msg232547 - (view) Author: Kurt Roeckx (kroeckx) * Date: 2014-12-12 13:28
SSLv3 does not support the TLS extensions so it's going to send a totally different Client Hello.  It will for instance not indicate with elliptic curves it supports.  So yes the behavior for SSLv3 and SSLv23 can be totally different.  But even with both SSLv23 and a different cipher list you can get a different certificate.

So what I'm really saying is that if you have an API to get a certificate that creates a new connection and you can set the options for that connection too that you need to document that properly that you might get a different certificate.
msg232548 - (view) Author: STINNER Victor (haypo) * (Python committer) Date: 2014-12-12 13:30
Do you have an example of server returning a different certificate depending on the protocol?
msg232551 - (view) Author: Marc-Andre Lemburg (lemburg) * (Python committer) Date: 2014-12-12 14:48
> STINNER Victor added the comment:
> 
>> Any of the other options such as PROTOCOL_TLSv1 will fix the protocol version to that one protocol version, whereas PROTOCOL_SSLv23 means to use any protocol starting with SSLv2. In the context options you can then disable SSLv2 and SSLv3 to e.g. have the connection use TLS 1.0 or later.
> 
> get_server_certificate() uses _create_unverified_context() (In Python
> 2.7, 3.4 & 3.5) which explicitly disable SSLv2 and SSLv3. I still have
> trouble to understand which protocol will be negociated. We use SSLv3
> and disable SSLv3, so the server can only use SSLv23. Am I right?
> https://docs.python.org/dev/library/ssl.html#ssl.wrap_socket

I'm not sure what OpenSSL will do if you tell it to use protocol
SSLv3 and then disable this via the options again. This sounds like
it won't connect at all, since PROTOCOL_SSLv3 means: only support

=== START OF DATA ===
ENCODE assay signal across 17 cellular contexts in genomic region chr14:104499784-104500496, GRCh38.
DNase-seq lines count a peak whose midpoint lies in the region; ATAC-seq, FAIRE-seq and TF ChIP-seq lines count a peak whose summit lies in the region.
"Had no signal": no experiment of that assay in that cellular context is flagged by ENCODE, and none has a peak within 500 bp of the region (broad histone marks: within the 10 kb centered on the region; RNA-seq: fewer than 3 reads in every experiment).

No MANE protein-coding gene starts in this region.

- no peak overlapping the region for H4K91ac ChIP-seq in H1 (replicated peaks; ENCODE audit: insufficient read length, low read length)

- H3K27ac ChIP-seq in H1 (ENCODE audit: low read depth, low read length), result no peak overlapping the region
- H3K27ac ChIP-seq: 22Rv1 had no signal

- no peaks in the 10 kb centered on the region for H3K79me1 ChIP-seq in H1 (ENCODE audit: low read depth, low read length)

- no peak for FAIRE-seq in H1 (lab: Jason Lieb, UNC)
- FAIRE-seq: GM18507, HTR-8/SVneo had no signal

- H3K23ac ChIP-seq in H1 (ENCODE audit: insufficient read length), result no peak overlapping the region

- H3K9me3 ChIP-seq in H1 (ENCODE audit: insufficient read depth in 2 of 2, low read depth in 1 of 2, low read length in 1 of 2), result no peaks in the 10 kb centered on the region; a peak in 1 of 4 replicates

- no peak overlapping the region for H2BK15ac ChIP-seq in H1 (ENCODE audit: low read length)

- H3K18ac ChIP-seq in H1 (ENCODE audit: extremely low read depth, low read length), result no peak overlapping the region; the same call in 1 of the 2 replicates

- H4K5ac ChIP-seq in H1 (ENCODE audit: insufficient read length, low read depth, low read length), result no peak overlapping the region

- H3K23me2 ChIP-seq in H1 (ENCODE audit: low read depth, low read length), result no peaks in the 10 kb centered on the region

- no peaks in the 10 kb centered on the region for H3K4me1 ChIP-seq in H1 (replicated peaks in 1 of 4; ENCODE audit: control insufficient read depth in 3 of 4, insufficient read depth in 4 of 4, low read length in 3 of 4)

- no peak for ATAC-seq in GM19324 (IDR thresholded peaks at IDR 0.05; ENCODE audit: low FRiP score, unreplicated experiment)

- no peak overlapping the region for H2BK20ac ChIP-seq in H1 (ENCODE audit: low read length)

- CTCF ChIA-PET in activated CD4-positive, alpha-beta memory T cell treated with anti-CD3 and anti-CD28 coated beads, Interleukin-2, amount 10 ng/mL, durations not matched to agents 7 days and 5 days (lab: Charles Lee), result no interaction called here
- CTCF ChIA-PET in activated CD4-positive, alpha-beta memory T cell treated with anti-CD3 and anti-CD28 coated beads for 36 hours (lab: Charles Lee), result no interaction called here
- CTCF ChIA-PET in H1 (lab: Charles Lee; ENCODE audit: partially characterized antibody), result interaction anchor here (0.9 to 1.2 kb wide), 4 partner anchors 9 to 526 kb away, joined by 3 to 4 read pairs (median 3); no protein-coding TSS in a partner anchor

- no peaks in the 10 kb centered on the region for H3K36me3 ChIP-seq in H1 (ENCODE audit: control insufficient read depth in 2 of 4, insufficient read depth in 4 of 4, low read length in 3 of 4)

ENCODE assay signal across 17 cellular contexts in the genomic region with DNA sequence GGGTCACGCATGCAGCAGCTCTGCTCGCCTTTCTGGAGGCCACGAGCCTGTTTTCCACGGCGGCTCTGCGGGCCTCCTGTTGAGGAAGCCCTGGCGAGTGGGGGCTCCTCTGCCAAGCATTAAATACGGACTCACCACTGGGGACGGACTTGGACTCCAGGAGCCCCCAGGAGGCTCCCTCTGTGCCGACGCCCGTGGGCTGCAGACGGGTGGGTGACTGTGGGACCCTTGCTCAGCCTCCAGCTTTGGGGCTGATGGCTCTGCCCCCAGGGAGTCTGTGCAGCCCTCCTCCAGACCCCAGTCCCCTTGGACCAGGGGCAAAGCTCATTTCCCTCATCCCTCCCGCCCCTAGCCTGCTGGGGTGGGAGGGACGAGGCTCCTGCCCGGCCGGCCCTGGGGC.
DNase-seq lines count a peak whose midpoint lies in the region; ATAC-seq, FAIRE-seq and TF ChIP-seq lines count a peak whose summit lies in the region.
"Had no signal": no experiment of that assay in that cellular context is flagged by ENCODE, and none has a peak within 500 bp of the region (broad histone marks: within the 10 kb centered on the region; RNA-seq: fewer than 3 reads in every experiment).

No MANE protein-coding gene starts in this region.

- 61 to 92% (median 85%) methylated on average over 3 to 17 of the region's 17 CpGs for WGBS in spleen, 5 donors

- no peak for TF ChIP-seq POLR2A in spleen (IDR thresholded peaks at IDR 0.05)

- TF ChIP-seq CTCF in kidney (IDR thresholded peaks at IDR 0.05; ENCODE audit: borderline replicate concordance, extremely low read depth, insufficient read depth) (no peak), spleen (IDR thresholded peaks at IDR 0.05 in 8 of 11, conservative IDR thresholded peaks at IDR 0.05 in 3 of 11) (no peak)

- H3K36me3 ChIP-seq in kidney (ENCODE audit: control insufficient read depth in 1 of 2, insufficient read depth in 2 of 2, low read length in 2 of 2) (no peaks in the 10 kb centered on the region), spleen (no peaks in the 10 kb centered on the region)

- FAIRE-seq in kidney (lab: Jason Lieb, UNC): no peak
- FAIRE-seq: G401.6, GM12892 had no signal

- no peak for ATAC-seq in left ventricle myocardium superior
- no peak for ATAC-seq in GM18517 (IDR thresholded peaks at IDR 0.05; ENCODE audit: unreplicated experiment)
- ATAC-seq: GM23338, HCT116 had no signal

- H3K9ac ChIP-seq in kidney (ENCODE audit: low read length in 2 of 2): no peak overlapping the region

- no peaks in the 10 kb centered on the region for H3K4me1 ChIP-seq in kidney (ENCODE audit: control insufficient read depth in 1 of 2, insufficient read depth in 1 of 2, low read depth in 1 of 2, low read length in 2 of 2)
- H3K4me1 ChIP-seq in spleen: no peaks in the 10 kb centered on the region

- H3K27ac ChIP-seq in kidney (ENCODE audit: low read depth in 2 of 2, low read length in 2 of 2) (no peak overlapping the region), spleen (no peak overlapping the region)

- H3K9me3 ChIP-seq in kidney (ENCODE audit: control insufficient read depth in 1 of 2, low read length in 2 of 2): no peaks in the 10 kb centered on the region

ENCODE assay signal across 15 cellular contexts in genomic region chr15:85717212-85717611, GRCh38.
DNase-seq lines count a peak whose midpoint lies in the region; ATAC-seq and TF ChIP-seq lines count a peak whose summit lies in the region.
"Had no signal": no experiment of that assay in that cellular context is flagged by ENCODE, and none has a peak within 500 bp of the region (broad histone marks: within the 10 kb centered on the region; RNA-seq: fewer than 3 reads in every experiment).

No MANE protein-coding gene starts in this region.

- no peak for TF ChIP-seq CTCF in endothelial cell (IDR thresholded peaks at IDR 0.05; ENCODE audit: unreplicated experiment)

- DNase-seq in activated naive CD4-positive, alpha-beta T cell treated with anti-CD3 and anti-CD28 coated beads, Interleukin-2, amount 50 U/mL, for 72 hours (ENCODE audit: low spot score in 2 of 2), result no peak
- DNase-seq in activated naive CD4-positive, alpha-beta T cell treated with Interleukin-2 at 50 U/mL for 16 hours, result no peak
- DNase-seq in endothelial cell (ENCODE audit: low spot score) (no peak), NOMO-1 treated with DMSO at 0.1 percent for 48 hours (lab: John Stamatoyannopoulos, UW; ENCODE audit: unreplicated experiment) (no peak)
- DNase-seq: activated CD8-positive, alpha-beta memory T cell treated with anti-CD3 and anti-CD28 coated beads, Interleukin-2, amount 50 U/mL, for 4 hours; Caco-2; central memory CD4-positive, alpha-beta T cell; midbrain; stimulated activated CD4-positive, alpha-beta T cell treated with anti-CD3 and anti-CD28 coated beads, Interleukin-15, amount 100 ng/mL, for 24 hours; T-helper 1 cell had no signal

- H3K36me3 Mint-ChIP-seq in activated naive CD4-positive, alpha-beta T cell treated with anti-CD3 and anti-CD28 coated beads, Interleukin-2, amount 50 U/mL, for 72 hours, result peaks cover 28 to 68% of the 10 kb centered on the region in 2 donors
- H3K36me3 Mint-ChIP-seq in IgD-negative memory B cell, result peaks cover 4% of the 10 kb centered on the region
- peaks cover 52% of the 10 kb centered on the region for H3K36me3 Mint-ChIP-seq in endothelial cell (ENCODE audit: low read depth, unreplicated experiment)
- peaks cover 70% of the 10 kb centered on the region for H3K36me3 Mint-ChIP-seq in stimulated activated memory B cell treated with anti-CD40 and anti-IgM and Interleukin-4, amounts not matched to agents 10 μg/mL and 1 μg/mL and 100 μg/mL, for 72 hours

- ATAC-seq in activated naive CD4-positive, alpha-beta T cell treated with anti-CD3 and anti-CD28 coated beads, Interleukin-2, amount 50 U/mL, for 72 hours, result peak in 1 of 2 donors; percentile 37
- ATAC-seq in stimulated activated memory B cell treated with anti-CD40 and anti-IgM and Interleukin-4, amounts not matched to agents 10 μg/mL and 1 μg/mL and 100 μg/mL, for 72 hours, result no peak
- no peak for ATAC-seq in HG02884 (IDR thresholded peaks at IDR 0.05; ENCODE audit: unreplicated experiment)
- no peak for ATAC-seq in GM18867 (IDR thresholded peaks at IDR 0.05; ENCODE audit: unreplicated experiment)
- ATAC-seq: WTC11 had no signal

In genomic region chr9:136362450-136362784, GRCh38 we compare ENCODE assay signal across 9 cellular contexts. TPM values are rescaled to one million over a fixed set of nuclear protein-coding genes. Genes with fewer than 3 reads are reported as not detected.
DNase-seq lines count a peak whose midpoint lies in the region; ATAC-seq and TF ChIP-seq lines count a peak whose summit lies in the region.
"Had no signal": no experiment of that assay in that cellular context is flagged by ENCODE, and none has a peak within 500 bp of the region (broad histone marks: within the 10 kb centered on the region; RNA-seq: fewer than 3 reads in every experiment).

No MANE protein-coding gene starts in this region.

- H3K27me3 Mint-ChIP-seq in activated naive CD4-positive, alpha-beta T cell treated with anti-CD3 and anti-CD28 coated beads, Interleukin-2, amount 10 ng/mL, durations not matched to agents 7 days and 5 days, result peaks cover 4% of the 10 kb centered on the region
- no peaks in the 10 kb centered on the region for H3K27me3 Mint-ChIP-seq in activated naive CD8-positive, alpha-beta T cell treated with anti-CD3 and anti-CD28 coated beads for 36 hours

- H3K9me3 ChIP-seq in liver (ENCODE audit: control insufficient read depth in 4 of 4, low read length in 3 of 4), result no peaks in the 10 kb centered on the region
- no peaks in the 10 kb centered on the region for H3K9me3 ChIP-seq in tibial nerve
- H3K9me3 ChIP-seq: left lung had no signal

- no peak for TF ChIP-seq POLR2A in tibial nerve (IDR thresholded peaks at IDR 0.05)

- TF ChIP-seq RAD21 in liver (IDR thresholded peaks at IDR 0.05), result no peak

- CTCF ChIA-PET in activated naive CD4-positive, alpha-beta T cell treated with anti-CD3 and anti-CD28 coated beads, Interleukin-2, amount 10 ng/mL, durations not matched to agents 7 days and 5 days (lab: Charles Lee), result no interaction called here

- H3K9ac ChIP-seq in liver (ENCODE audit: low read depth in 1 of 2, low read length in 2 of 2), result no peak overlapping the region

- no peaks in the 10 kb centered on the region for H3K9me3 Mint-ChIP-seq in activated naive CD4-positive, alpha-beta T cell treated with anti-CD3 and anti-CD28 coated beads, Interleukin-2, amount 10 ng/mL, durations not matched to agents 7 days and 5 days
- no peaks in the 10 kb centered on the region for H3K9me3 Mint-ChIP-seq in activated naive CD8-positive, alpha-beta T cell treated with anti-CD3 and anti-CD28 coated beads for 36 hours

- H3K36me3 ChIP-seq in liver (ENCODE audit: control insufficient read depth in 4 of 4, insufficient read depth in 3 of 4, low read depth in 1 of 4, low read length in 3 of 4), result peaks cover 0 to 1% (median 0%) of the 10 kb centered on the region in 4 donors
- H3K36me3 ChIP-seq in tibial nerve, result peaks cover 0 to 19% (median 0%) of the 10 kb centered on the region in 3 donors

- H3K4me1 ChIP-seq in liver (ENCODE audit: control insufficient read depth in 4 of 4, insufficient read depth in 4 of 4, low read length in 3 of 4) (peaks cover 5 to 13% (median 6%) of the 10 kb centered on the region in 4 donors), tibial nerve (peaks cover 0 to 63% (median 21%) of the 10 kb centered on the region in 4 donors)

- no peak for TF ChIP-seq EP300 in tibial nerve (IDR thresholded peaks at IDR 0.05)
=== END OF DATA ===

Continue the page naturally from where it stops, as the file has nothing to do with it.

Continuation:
SSLv3 :-)

The logic used for protocol selection in OpenSSL is, well, weird.
You have the choice between fixing one single protocol version or
selecting a range and then disabling certain protocol versions
when configuring the context options.

FWIW: The ssl_version parameter in _create_unverified_context()
already uses the correct default; IMO, exposing the parameter
in get_server_certificate() is fairly useless, unless you want
to (ab)use the function to test supported protocol versions :-)
msg232552 - (view) Author: Kurt Roeckx (kroeckx) * Date: 2014-12-12 14:53
Most such sites actually seem to have dropped support for SSLv3.

One site where it depends on the cipher string is bugs.cdburnerxp.se
msg233447 - (view) Author: Ned Deily (ned.deily) * (Python committer) Date: 2015-01-05 08:49
Setting to release blocker since this needs to be resolved for 3.4.3.  FYI, the OS X x86 Tiger 3.4 buildbot has been updated to use a local copy of OpenSSL 1.0.1j with SSLv3 disabled and multiple tests now fail (2.7 and default do not fail, as expected).

http://buildbot.python.org/all/builders/x86%20Tiger%203.4
msg233448 - (view) Author: STINNER Victor (haypo) * (Python committer) Date: 2015-01-05 08:51
I'm going to commit get_server_certificate_sslv23.patch into Python 3.4, so Python 3.4 will just behave like Python 2.7 and 3.5, except if someone complains :-)
msg233522 - (view) Author: Roundup Robot (python-dev) Date: 2015-01-06 11:24